Chaired by wide awake and woke author Joanne Drayton.

2:30pm – Cracking It

More than ever, self-publishing is an option for all writers. This is a practical, how-to- do-it session in which seasoned authors talk the nuts and bolts of self-publishing. Jared Gulian successfully self-published his novel The End of Billy Knight, which became agay best-seller. Interestingly he took back the rights to his nonfiction book Moon overMartinborough from titan Penguin Random House (where it was only just surviving) and self-published it so that it took off and reached No. 4 globally as the best rural humourmemoir on Amazon. Author Peter Wells, after a lifetime with established publishers, decided to self-publish Hello Darkness and he talks about what he’s learned. This is a panel about empowering LGBTQI authors so they can sidestep the overwhelminglyhetero-identified major publishing companies. How to do it. What not to do.

Chaired by Douglas Lloyd Jenkins who, after a lifetime as an award-winning nonfiction writer, has decided to step out into self-publishing with his first gay novel.

4:00pm – Hounoured Writer: Peter Wells

Each year we honour a writer who has contributed to the lives of the LGBTQI community in Aotearoa New Zealand. Following in the footsteps of Witi Ihimaera, Ngahuia Te Awekotuku and Renée, this year we honour our festival founder, Peter Wells.

Peter Wells’ work shows a commitment to change in Aotearoa New Zealand society, from writing one of the earliest pieces of fiction a gay New Zealander has published under his own name (Dangerous Desires), to writing and co-directingtelevision dramas like A Death in the Family, which wasproduced at the height of the HIV-Aids crisis. He directedthe television drama Jewel’s Darl, which broke new ground

with its sympathetic transgender characters as early as 1986. In 1993 he co-wrote and co-directed the feature film Desperate Remedies, which screened at the Cannes FilmFestival. In 1998, with Stephanie Johnson, he founded the celebrated Auckland Writers Festival. He founded our own samesame but different Festival in 2016 to advance the interests of LGBTQI writers. In 2018 he wrote Dear Oliver, a bracingly honest memoir.

This event will feature the launch of Peter’s new book, Hello Darkness, which will beexclusively available to festival attendees in advance of its March release.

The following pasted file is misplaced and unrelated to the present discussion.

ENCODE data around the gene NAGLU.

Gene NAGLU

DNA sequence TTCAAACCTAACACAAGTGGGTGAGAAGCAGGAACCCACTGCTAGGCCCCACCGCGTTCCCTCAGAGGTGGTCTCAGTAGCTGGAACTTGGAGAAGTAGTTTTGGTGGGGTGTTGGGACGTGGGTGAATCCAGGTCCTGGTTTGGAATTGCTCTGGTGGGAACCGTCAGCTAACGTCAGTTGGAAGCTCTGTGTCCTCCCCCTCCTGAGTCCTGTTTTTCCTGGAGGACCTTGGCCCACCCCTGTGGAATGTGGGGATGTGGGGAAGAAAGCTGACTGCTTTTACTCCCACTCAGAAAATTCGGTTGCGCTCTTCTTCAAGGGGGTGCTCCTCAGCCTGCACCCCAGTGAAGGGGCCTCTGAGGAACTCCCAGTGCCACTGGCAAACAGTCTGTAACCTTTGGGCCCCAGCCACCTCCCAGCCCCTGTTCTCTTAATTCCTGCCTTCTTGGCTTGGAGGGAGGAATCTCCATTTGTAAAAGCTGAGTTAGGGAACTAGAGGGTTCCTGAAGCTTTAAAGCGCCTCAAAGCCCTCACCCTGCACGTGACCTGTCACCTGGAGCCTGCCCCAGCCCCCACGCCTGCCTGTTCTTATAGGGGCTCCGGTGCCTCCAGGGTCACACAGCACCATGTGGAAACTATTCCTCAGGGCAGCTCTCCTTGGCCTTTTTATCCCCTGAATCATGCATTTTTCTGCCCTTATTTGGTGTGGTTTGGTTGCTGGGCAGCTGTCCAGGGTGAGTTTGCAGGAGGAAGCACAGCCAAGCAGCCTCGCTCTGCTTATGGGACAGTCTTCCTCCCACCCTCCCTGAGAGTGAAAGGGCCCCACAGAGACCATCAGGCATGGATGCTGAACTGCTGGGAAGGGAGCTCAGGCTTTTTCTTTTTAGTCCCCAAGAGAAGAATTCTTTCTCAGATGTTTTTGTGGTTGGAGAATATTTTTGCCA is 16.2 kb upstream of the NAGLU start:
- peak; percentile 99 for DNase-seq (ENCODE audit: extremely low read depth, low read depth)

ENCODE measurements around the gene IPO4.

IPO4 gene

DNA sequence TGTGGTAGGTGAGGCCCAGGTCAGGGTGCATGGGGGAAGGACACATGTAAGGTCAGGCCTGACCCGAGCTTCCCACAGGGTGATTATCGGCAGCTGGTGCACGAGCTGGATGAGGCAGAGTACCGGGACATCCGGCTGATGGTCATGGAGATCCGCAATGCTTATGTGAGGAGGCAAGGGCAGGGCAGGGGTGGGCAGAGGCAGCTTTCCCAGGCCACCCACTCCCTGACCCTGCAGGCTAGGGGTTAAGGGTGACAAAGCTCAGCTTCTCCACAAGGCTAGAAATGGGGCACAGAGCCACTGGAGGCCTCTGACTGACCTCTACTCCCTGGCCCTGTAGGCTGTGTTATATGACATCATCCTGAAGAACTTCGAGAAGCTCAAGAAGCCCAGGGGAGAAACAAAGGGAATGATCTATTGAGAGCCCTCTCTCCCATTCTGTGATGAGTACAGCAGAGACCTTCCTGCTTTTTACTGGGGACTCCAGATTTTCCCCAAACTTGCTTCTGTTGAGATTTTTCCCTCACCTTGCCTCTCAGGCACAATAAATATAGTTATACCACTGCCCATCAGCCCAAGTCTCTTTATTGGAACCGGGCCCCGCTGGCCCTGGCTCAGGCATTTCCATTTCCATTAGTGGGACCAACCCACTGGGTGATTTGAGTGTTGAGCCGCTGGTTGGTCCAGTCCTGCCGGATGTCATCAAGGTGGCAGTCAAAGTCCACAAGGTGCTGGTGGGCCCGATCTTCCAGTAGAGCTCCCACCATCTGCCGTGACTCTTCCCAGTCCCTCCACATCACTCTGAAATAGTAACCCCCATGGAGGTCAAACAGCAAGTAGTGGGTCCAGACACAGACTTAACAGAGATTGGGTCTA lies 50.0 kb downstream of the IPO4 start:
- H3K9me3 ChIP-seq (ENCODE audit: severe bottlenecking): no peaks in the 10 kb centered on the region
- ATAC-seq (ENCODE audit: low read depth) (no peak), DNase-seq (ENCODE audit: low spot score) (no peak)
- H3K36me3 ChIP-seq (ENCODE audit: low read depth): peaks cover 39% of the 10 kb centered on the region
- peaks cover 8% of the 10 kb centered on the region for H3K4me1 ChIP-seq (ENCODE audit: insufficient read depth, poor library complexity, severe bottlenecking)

Chaired by literary man-about-town, Jeremy Hansen.

5:30pm – Founder’s Lecture: Georgina Beyer

Georgina Beyer is a person who literally needs no introduction, so it hardly seems necessary to add that she has been variously a prostitute, an entertainer, a mayor and the first trans MP in the world. For many years she has influenced our lives just by being there. She is also an inspiring speaker, so we have invited her to deliver our first annual Founder’s Lecture, generously supported by the Rule Foundation. Fresh from speaking to both the Oxford and Cambridge University Unions, Georgina Beyer talks about five key decisions that – for better or for worse – have shaped her extraordinary life.

Introduced by samesame but different chairman Andrew Rumbles.

7:30pm – Hudson and Halls: tragedy and triumph

On stage, in front of a camera, in life and in death, the inseparable Hudson and Halls rewrote our recipes for life and love. Long before homosexuality was decriminalised, they introduced New Zealand television audiences to high-camp cooking, yet theynever said a public word about the great issues ofthe time: HIV and Homosexual Law Reform. Award- winning and best-selling author Joanne Drayton unpeels the enigma and looks at the enduring charm of these effervescent yet damaged gay men who caught the heart of middle New Zealand.

Chaired by the witty and charming Jeremy Hansen. Sample the cooking too: Sweet Avocado Pies will be on offer.

NOTEThis event is at the Basement Theatre, LowerGreys Avenue (by Civic Carpark). Bar open from 5pm.

For more information and ticketing visit the samesame but different website


Latest Posts


Don't Miss